4 comments:

Karl Steel said...

Great stuff. I'm expecting that you're going to transition into the issue of 'being looked at,' as this is what Derrida's cat does. It's not just that it's singular; it's that its inscrutable eyes reverse the (human) subject/ (animal etc) object of philosophy. From there you might move into Haraway's critique of Derrida's reluctance to imagine PLAY with this cat, and thus more deeply into a childhood that feels less masterful.

My childhood closet monster, by the way, was named Yehudi. After the violinist I expect.

Mary Kate Hurley said...

Fascinating. I'm inclined to wonder if monster and animal have the same capacity to call into question the integrity of the self because of their refusal to answer or respond, and if that's what the conversation with Mr. Shadow was able to undo for Alex. Sounds like an amazing essay, wish I were in Spain to hear it.


Enjoy!

Karl> I love the name. Nothing scarier than a violinist, eh?

Jeffrey J. Cohen said...

Karl and MK, thanks for your comments. Following Derrida, I'm looking at regard as a form of interrogation. Here's a piece from that piece.
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The Monster Looks at Us (Thinking Begins There)

In the second portion of his animot essay (“But as for me, who am I?”) Derrida raises the question of animal communication through what he calls “chimerical aphorisms”:

All the philosophers we will investigate … say the same thing: the animal is deprived of language. Or more precisely, of response, of a response that could be precisely and rigorously distinguished from a reaction … The animal that I am (following), does it speak? … The animal in whose tracks therefore I am (following), and who picks up traces, who is it? Does it speak? Does it speak French? (32, 56).

The animal poses philosophical questions, certainly, but can it pose these questions itself, or only through an intermediary? Can it deploy language, good French even? Can it ask something unexpected, something I do not necessarily follow? The third portion of Derrida’s animot meditation is dedicated to Jacques Lacan, who adamantly refused the possibility of animal language (122-24). Derrida’s title for this section is a resonant question: “And Say the Animal Responded?” Let’s continue glossing l’animot with les monstres. And say the monster responded? What would that monster declare?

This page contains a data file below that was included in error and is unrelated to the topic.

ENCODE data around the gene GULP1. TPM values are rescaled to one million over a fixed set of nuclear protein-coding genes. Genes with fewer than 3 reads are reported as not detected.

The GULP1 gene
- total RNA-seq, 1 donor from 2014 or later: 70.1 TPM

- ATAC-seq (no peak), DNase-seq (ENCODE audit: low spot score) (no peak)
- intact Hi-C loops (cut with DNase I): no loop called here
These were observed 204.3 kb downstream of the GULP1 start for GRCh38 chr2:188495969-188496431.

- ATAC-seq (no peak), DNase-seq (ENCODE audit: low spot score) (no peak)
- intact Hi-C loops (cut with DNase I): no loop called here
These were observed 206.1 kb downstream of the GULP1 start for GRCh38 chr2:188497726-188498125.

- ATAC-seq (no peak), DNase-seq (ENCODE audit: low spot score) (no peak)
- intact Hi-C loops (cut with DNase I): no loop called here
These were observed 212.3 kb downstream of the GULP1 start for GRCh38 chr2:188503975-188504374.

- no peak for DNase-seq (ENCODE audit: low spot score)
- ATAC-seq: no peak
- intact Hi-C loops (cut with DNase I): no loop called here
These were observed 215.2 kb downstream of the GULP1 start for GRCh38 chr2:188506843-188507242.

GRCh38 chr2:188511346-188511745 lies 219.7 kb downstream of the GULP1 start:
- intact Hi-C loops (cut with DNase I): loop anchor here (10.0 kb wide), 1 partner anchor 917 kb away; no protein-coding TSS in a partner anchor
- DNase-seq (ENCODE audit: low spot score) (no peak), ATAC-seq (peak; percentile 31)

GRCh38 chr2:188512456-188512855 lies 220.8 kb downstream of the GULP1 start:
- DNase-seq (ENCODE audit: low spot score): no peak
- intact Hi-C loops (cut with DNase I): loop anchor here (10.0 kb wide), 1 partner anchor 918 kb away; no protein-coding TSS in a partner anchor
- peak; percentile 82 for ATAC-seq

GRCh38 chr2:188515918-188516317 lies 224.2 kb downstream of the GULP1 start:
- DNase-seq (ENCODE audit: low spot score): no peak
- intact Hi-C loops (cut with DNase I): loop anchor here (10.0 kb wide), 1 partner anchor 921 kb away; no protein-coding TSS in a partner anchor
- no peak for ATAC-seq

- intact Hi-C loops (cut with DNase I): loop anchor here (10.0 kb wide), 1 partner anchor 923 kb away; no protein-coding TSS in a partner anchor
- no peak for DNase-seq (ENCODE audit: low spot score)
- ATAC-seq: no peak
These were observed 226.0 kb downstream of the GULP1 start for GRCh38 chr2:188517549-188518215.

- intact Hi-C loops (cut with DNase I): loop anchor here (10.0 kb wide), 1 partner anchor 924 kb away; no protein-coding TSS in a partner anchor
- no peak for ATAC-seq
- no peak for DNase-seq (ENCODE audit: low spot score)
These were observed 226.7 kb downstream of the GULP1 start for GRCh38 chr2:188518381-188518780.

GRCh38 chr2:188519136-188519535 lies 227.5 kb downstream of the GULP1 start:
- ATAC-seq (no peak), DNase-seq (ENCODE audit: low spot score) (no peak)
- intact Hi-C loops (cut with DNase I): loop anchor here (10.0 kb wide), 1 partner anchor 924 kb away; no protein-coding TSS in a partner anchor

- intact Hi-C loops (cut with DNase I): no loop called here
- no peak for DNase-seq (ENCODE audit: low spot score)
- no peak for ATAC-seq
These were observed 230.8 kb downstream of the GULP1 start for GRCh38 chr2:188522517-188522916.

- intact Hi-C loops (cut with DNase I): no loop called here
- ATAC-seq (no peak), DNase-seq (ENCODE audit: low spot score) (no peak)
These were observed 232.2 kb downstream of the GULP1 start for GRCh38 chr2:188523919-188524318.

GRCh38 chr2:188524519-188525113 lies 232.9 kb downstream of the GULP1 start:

What passes between Derrida and his cat begins with the eyes. To understand the regard of an animal or a monster requires an attempt to inhabit their gaze, to see oneself being seen, exposed, fragile, a creature of uncertainty and ambivalence:

"The animal is there before me … -- I am who am (following) after it. And also, therefore, since it is before me, it is behind me. It surrounds me. And from the vantage point this being-there-before-me it can allow itself to be looked at, no doubt, but also – something that philosophy perhaps forgets, perhaps being this calculated forgetting itself – it can look at me. It has its point of view regarding me. The point of view of the absolute other, and nothing will ever give me more food for thinking through this absolute alterity of the neighbor or of the next(-door) than these moments when I see myself seen naked under the gaze of a cat." (11)

Under the gaze of a cat … or, worse, a vampire, or any of the demons who prefer to regard their victims nude in their bedroom. “Nudity is nothing other than that passivity,” writes Derrida, “the involuntary exhibition of the self”: the utter vulnerability of being seen and seeing oneself being seen, of realizing that “human” was not a very sturdy category under which to stake a claim to identity to begin with:

"As with every bottomless gaze, as with the eyes of the other, the gaze called ‘animal’ offers to my sight the abyssal limit of the human: the inhuman or ahuman, the ends of man" (12).

Perhaps this disquieting, disrobing power of the Other’s gaze explains why monstrosity so often involves the ocular. Think of Goya’s giants, and their irresistible line of vision. Think of Polyphemos the Cyclops and his hideous monocularity. To behold Medusa is to be turned to stone. A dragon’s eye can entrance. Think of the baleful light that shimmers from the eyes of Grendel in the Old English heroic poem Beowulf. The eyes are the entrance to the monster’s soul, and so I would like to speak about what point of view reveals of the monsters we are and follow.

Notorious Ph.D. said...

Damn, but you can write. For real.

If you want tips on this B city, drop me a line. I can get you the hookup.